X-BeenThere: ubuntu-translators@lists.ubuntu.com
X-Mailman-Version: 2.1.14
Precedence: list
List-Id: Discussion about translating Ubuntu
 <ubuntu-translators.lists.ubuntu.com>
List-Unsubscribe: <https://lists.ubuntu.com/mailman/options/ubuntu-translators>, 
 <mailto:ubuntu-translators-request@lists.ubuntu.com?subject=unsubscribe>
List-Archive: <https://lists.ubuntu.com/archives/ubuntu-translators>
List-Post: <mailto:ubuntu-translators@lists.ubuntu.com>
List-Help: <mailto:ubuntu-translators-request@lists.ubuntu.com?subject=help>
List-Subscribe: <https://lists.ubuntu.com/mailman/listinfo/ubuntu-translators>, 
 <mailto:ubuntu-translators-request@lists.ubuntu.com?subject=subscribe>
Content-Type: multipart/mixed; boundary="===============1762773400059964515=="
Errors-To: ubuntu-translators-bounces@lists.ubuntu.com
Sender: ubuntu-translators-bounces@lists.ubuntu.com

I modified above message (removed IP's and logins), so it might indeed have a broken DKIM, but originally it was untouched - only by mailing list sofware @ ubuntu.com

So again, is there a way to set up OpenDKIM to be more tolerant/ignore/verify in different way the DKIM signature for such mail?

2

There is a standard mechanism for making DKIM verification more tolerant of format modification such as by filters or relays, but it has to be done at the sending end rather than receiving, and all it does is become more tolerant of things like changes in whitespace rather than changes to the actual message. Basically you can choose between a relaxed (more tolerant) and simple (more strict) mode for both the headers and body when signing, and the verifying system later will use the appropriate mode in order to verify successfully. This can't be modified at the receiving end because it's impossible to know what the signature would have been with a different processing mode.

The signing system at the sender chooses which headers to include or exclude from the signature, so if you know that a relay or list is going to modify or remove a header, the sender should exclude that from verification.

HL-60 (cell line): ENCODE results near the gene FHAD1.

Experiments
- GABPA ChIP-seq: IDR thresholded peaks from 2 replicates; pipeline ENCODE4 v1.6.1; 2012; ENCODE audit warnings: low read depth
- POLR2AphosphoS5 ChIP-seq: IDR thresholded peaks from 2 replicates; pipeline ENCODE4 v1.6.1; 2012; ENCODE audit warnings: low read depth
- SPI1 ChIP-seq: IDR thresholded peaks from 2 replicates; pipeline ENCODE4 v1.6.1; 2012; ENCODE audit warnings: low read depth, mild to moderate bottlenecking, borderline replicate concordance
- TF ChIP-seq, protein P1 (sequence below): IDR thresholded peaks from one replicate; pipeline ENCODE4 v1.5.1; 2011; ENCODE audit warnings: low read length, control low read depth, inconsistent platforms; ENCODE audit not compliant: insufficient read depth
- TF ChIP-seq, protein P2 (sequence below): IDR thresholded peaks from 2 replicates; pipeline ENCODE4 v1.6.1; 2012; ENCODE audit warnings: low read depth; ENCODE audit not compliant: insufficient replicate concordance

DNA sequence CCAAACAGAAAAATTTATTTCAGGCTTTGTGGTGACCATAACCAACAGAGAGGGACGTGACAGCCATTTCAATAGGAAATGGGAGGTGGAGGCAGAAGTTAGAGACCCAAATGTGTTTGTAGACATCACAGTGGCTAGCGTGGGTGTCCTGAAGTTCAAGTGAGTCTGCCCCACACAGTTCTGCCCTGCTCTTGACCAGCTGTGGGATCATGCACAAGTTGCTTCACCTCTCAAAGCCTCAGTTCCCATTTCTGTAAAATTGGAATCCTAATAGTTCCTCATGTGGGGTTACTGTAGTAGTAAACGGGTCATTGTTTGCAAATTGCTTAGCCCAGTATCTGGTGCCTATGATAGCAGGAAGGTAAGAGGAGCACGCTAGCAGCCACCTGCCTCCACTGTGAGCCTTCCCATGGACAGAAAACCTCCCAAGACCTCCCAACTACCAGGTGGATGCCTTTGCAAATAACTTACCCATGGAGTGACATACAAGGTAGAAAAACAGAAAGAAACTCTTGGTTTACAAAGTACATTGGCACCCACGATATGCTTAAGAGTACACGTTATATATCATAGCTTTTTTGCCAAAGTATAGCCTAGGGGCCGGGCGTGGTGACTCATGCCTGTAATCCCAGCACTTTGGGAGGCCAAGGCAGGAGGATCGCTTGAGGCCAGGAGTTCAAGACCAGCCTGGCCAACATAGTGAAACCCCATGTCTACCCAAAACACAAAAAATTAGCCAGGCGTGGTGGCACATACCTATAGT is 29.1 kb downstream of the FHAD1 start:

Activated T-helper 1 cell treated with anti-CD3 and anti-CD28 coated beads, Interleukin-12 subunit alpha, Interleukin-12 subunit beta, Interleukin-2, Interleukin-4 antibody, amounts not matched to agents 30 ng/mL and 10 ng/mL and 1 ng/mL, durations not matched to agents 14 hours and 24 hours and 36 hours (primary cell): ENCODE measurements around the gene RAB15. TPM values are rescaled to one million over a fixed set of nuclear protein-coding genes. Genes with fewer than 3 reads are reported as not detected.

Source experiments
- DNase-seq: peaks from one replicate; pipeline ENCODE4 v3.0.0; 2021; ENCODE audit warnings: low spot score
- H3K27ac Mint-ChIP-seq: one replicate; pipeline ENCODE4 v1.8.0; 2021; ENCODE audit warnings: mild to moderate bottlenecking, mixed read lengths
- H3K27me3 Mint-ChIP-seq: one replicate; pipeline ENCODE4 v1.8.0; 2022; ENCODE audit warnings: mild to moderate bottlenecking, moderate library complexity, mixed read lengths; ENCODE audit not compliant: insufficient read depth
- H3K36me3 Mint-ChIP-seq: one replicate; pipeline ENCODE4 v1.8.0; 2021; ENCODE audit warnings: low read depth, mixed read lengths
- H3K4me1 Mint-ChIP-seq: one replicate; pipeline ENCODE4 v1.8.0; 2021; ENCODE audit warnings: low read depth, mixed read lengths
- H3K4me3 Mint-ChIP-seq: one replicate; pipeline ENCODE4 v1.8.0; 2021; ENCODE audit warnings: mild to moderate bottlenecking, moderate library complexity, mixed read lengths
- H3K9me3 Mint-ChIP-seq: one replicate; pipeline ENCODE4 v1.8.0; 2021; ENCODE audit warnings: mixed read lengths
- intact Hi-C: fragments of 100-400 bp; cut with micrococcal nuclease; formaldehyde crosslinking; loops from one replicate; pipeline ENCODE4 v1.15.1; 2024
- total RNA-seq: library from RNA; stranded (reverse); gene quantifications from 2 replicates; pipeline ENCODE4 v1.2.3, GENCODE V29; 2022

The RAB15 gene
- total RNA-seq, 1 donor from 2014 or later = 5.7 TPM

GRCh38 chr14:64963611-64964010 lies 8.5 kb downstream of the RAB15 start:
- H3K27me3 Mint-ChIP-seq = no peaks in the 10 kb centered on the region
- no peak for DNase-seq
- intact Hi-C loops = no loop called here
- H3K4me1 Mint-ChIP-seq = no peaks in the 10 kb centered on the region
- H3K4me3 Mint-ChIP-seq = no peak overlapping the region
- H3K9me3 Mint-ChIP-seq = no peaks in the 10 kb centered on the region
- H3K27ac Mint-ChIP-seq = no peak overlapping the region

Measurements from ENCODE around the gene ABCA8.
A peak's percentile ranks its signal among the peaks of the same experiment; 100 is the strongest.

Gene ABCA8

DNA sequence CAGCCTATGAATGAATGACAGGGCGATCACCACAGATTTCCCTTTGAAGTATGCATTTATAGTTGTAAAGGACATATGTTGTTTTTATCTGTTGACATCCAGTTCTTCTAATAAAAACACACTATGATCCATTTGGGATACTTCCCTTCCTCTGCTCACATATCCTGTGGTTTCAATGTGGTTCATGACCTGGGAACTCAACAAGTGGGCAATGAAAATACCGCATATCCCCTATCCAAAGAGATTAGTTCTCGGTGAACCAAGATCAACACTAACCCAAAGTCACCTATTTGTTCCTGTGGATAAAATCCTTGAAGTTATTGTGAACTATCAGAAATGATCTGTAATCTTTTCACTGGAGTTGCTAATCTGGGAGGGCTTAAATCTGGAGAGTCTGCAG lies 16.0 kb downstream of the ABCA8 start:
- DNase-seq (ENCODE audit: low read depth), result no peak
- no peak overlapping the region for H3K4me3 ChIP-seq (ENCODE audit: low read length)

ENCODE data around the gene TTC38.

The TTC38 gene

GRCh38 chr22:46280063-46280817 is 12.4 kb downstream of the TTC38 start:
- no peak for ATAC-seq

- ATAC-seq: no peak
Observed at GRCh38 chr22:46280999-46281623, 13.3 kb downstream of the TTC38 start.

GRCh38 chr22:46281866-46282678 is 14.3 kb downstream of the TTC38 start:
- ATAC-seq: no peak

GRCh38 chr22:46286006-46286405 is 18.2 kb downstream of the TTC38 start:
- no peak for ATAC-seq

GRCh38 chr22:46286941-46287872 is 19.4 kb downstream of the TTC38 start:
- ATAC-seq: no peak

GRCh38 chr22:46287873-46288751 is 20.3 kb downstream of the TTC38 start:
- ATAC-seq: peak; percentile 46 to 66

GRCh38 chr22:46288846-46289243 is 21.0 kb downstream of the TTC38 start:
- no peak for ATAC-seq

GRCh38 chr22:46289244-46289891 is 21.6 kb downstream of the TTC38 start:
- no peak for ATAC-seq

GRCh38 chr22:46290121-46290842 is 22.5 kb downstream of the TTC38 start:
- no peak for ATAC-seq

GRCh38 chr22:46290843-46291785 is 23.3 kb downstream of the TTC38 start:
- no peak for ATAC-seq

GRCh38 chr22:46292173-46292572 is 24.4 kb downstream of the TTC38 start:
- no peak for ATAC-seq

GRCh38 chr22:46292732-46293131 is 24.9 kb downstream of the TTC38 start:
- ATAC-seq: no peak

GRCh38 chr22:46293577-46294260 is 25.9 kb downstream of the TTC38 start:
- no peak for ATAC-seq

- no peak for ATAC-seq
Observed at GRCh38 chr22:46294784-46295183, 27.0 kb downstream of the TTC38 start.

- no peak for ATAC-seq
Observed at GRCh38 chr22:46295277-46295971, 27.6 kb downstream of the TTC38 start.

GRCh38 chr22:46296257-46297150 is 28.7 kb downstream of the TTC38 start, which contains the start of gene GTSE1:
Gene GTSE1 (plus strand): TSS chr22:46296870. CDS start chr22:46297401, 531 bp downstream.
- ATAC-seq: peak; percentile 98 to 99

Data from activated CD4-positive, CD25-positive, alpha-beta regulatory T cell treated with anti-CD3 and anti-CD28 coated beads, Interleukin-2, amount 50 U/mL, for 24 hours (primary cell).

However, given that a mailing list will usually change the message and headers, including important headers like Subject, the DKIM header from the original sender should fail verification.

Ideally, the mailing list software would be DKIM-aware and it would strip out the old DKIM header and replace it with one of its own, changing the From header accordingly, effectively now taking responsibility for the message rather than the original sender.

In the absence of this, if you are on the receiving end all you can do is whitelist particular servers.

This is a chicken and egg scenario with DKIM adoption: very few people enforce DKIM mismatches at the receiving end because it would have false positives, but this slows adoption of DKIM because there's little pressure for parties like mailing list hosts, etc, to fix these problems. Right now, if you strictly enforce DKIM mismatches at the receiving end you're still a bit of a guinea pig, even though DKIM has been in existence for years now. It seems more common for mail hosts just to use a DKIM mismatch as a factor contributing to their spam detection, which IMO is bad for DKIM adoption but I understand the chicken and egg problem behind it.

|improve this answer|||||

Your Answer

By clicking “Post Your Answer”, you agree to our terms of service, privacy policy and cookie policy

Not the answer you're looking for? Browse other questions tagged or ask your own question.